The corn market is trying its best to prove a late spring low is history thanks to another friendly report from USDA. But after a shift to a bearish seasonal trend, rebounds this summer may be fast, and perhaps furious, if and when they come.
As a result, growers should study hard now to prepare a list of alternate strategies for selling, depending on which of a couple scenarios play out. Think of those “choose your adventure” books that were popular in the 1980s, because there’s no one-size-fits-all way to tackle what could be yet another challenging market.
Inability of December futures to hold $4 had the market back on its heels, producing nearly a 10% break before prices finally turned around. Initial upside targets are easy to spot on the new crop chart: the 50% retracement around $4.085, the gap at $4.10, and the 50-day moving average near $4.12. Add in 15 to 20 cents or so carry to July 2019 and the price is one that can at least be hedged for initial sales.
Getting December back to highs at $4.295 may take some heavy lifting from weather. Watch for a big spike in implied volatility increasing the relative cost of options for one as shorts and end users scramble for call option coverage.
Growers owning calls may find it easier to sell. One alternative is to pick up some of that coverage now. This is a cost, and it’s never cheap, so don’t expect the insurance to be perfect. Paying a dime or less for a September $4.20 call would give upside protection against a major move until after USDA’s August crop report and first survey estimate of production.
Proceeds from a rally could also be rolled into puts if your yields are too uncertain to sell. Short-dated new crop or September puts might be another choice on rallies, though they’d have to be rolled to sales.
Last week I also advised taking a look at bull spreading the December 2018/July 2019 carry spread if it hit 22 cents, which it did briefly June 12. Again, if the market rallies, proceeds could help defray put protection.
USDA’s positive numbers for corn in the monthly supply and demand report could make any rallies take hold if weather threatens. As expected the agency cut its forecasts of old and new crop carryout due to stronger exports and ethanol usage. While the government may be too optimistic on its forecast of demand, my model shows a selling range this week of $4.47 to $4.86 if yields are only average.
Beauty, and yield potential, are in the eye of the beholder. Corn ratings remain historically quite strong though they slipped slightly this week. These translate into yield potential of 183.5 bushel per acre if the ratings hold into harvest. Based on conditions in the second week of June historically, the ratings suggest an average yield of 181 bpa in a range from 166 to 195.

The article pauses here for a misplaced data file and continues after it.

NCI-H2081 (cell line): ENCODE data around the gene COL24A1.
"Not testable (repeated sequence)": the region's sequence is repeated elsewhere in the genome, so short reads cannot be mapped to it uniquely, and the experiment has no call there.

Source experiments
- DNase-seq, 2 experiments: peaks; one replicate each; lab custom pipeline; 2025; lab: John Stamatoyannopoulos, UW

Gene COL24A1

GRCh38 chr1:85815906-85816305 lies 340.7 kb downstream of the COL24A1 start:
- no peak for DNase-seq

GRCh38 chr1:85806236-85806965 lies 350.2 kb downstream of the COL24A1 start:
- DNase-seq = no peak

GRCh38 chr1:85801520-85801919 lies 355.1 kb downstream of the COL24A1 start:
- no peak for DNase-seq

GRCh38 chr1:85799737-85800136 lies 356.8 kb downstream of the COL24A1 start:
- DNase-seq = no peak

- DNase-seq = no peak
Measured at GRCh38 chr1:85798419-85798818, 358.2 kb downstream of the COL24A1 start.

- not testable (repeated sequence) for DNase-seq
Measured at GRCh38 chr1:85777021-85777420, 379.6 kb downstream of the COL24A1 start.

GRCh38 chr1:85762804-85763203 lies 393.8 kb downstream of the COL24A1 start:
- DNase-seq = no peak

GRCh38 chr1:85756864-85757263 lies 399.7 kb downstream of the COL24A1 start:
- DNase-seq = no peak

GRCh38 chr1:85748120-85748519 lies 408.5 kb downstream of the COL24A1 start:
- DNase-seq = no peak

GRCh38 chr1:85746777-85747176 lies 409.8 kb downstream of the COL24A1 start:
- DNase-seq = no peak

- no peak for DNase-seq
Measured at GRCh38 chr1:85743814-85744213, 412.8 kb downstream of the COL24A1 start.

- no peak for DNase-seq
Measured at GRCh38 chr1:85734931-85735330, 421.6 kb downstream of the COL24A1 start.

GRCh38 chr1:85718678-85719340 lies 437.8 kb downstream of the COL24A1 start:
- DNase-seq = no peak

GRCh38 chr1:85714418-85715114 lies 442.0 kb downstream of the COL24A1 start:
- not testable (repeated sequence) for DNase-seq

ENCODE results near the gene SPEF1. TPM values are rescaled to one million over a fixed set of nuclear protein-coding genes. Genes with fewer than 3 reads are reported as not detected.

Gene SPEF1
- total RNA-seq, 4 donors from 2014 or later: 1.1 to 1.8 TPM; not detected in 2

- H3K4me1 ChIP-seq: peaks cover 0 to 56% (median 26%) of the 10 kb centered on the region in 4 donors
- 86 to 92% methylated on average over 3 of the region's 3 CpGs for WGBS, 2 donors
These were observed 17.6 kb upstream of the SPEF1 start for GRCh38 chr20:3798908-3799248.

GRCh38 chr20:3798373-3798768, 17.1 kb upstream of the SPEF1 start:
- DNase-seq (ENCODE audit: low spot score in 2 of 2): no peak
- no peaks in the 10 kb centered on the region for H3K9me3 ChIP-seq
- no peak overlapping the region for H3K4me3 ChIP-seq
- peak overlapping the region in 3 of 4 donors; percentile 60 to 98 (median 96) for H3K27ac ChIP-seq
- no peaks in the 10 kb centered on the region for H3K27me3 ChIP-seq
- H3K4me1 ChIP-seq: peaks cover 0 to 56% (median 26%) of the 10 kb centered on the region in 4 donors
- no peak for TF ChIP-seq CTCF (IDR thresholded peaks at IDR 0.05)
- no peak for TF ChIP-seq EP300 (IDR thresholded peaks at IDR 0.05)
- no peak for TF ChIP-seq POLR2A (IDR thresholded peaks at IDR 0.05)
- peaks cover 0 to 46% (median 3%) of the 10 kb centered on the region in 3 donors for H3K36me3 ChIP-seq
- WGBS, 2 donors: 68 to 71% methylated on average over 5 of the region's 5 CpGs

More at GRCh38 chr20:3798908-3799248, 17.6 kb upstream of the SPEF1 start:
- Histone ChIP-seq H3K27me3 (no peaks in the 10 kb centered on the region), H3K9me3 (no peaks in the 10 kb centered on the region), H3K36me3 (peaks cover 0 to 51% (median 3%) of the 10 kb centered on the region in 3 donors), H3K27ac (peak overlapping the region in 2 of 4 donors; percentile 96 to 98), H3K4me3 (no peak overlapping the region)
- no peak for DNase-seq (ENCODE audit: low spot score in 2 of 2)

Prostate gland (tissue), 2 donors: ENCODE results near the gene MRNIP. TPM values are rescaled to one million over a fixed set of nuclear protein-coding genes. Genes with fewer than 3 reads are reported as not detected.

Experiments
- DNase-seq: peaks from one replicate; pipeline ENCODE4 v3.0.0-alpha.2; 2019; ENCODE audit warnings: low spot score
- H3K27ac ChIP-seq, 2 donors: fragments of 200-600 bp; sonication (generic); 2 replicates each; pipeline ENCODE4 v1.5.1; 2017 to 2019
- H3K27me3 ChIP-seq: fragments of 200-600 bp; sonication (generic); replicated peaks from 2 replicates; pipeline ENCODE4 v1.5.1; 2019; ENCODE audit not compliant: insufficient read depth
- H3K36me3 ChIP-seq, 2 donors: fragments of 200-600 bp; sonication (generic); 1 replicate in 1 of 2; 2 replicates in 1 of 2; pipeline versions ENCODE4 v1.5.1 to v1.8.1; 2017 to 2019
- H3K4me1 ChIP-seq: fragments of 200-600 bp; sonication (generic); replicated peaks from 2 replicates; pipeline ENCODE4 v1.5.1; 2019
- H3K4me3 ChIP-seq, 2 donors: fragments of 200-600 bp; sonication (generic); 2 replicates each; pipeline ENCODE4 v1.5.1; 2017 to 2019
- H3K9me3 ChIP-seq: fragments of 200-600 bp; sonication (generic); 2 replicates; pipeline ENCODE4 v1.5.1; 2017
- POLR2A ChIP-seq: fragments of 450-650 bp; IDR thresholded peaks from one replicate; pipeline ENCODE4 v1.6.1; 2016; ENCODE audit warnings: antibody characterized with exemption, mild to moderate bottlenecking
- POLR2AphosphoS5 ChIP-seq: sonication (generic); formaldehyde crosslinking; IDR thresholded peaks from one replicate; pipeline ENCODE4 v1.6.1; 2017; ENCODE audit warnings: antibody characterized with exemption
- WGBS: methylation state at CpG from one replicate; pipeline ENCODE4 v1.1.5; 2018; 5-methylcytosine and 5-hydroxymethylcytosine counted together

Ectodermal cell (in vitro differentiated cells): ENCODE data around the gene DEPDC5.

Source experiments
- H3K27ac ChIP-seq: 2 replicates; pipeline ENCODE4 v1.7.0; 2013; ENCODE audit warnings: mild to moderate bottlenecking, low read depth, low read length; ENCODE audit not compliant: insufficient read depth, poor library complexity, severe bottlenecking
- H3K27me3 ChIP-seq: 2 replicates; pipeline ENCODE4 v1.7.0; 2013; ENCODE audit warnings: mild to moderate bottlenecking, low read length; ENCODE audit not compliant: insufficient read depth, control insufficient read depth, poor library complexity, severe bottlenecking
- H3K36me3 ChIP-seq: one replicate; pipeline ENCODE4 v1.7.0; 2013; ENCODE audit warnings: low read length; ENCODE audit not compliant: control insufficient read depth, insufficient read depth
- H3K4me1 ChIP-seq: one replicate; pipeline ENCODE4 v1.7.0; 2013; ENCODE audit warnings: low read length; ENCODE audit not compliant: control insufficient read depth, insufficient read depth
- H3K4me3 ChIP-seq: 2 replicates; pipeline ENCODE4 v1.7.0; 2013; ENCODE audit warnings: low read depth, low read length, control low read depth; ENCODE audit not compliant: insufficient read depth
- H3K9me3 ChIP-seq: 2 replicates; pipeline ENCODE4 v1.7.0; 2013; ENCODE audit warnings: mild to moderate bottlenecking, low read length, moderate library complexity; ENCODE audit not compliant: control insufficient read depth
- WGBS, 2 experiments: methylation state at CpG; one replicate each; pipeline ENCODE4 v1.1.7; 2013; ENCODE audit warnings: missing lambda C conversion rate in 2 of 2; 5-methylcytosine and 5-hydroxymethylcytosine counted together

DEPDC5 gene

Views from space by satellites may or may not agree. The closely watched NVDI maps suggests a very good crop matching ratings. But Vegetation Health Index maps, though improving, are well behind last year, when the percentage of the crop rated good to excellent was 10% less. The difference on the VHI may be due to the fact that farmers planted more soybeans than corn this year, so there’s less vegetation to measure this early.
Dry pockets remain, however, especially near the I-70 corridor from Kansas City to Central Illinois, and perhaps further east. Persistent temperatures in the 90s into Father’s Day could get the market’s attention if rains forecast for next week peter out.
It’s an outlook with a lot of ifs. ‘Tis the season.
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Senior Editor Bryce Knorr first joined Farm Futures Magazine in 1987. In addition to analyzing and writing about the commodity markets, he is a former futures introducing broker and is a registered Commodity Trading Adviser. He conducts Farm Futures exclusive surveys on acreage, production and management issues and is one of the analysts regularly contracted by business wire services before major USDA crop reports. Besides the Morning Call on www.FarmFutures.com he writes weekly reviews for corn, soybeans, and wheat that include selling price targets, charts and seasonal trends. His other weekly reviews on corn farming, basis, energy, fertilizer and financial markets feature price forecasts for key crop inputs. A journalist with 38 years of experience, he received the Master Writers Award from the American Agricultural Editors Association.
For more corn news, corn crop scouting information and corn diseases to watch for, follow Tom Bechman's column, Corn Illustrated Weekly, published every Tuesday.